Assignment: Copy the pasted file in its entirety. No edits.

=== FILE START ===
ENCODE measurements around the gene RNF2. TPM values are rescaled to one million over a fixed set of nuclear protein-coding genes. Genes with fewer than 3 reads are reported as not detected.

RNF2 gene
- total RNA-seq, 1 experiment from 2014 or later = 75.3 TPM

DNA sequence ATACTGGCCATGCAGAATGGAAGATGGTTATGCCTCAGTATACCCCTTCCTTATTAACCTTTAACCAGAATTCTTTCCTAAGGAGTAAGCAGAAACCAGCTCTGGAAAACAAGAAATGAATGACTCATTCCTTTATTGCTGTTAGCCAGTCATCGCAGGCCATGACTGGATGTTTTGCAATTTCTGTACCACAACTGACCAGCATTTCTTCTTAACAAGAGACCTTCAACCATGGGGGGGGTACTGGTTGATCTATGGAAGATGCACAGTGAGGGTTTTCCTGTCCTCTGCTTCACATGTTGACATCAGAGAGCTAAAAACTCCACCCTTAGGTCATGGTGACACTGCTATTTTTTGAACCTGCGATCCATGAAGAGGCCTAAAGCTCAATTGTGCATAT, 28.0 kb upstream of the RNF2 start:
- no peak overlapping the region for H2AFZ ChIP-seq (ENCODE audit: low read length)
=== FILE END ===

ENCODE measurements around the gene RNF2. TPM values are rescaled to one million over a fixed set of nuclear protein-coding genes. Genes with fewer than 3 reads are reported as not detected.

RNF2 gene
- total RNA-seq, 1 experiment from 2014 or later = 75.3 TPM

DNA sequence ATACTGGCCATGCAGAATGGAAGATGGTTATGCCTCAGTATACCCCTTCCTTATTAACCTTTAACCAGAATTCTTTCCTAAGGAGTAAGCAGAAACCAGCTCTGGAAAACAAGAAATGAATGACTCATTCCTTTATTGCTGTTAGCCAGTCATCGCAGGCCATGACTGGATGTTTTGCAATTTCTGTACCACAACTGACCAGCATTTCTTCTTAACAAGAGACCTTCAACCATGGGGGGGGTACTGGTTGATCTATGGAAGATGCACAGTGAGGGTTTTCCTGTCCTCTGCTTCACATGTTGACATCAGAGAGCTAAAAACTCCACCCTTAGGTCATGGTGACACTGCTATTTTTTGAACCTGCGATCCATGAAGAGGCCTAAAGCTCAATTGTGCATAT, 28.0 kb upstream of the RNF2 start:
- no peak overlapping the region for H2AFZ ChIP-seq (ENCODE audit: low read length)